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Mailing Address:
The Robert H. Smith Institute of
Plant Sciences and Genetics
in Agriculture
Herzl 229, Rehovot 7610001, Israel

Administrator: Neomi Maimon 
Tel: 972-8-948-9251,
Fax: 972-8-948-9899,

Secretary of teaching program:
Ms. Iris Izenshtadt
Tel: 972-8-9489333

Director: Prof. David Weiss
Tel: 972-8-948-9436
Fax: 972-8-948-9899



Team Finds How Plants Make Aerial Roots

6 March, 2022

JUST LOOK UP!   Team Finds How Plants Make Aerial Roots

(Jerusalem, March 3, 2022)—Sometimes, to see the roots, you have to look up.

Roots are normally associated with things that live underground, in the damp and the dark. Think of turnips, radishes and yams. However, many plants make their roots above ground.  Ivy uses its roots to climb on buildings and the mighty ficus tree uses them to support their large branches.  What makes plants form roots in the “wrong place,” so to speak? That would be like us humans sprouting legs from our shoulders.

In a study published this week in the prestigious journal Science, Hebrew University of Jerusalem (HU) Professor Idan Efroni and his team found the hidden mechanism that enables aerial roots to happen. By decomposing the stem to individual cells, the team identified the extremely rare cells that, when conditions are ripe, cause roots to grow in the air.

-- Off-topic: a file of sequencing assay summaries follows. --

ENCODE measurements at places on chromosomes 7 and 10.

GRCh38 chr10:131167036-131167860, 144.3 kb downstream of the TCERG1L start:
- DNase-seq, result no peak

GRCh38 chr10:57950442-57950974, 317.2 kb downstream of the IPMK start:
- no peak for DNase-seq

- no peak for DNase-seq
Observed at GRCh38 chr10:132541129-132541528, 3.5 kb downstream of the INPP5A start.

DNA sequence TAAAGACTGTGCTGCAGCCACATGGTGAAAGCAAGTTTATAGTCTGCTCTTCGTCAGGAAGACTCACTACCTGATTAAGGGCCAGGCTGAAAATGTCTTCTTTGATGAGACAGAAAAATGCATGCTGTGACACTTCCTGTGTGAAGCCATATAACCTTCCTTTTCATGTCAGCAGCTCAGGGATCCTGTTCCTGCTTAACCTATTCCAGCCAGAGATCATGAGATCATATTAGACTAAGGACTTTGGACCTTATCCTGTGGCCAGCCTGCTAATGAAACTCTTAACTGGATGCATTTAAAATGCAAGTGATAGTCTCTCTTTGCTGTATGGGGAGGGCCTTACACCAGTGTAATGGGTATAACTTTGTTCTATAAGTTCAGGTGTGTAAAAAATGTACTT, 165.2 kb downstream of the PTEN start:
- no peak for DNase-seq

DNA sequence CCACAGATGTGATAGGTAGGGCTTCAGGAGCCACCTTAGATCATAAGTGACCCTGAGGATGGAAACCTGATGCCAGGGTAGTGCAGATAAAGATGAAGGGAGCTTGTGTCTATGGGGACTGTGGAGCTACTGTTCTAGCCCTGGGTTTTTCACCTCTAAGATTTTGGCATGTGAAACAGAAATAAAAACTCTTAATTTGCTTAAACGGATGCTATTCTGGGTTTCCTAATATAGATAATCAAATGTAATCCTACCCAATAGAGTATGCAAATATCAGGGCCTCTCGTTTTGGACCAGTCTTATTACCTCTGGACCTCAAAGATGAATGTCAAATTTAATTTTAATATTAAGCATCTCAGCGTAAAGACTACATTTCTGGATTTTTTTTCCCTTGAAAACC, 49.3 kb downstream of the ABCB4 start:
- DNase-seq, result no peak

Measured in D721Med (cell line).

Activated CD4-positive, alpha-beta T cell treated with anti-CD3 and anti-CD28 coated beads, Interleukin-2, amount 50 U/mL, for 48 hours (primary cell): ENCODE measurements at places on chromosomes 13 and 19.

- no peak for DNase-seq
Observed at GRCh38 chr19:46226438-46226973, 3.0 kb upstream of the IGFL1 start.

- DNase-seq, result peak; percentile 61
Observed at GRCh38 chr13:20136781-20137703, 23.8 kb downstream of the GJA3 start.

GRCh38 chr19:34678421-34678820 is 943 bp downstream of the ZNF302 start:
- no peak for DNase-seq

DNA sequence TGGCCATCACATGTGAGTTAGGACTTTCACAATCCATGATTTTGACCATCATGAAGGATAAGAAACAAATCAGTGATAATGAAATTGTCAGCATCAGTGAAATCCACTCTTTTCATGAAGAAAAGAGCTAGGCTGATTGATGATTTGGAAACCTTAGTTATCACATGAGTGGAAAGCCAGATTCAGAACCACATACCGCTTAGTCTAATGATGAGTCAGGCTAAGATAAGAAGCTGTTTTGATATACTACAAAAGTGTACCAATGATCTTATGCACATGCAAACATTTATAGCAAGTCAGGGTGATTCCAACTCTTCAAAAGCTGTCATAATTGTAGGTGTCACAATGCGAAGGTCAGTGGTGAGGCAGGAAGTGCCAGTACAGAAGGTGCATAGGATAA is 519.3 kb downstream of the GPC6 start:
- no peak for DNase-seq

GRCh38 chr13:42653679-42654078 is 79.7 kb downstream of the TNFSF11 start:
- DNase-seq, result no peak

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“Superficially, these look like other plant cells which is why they evaded detection for so long,” Efroni explained. “We used new techniques to closely screen thousands of cells, one-by-one. We knew that by finding the cells that can make roots, we would be able to look for the ‘switch’ that turns them on.”

Plants make roots from small organs called meristems.  By closely examining these unique cells, Dr. Naama Gil-Yarom, a research associate at the HU lab, was able to catch them in the act of making a meristem and to identify the genes that are active right at the transition point.  One gene in particular stood out, and when the HU PhD student Moutasem Omary used CRISPR to delete this gene, the plants lost their ability to make aerial roots.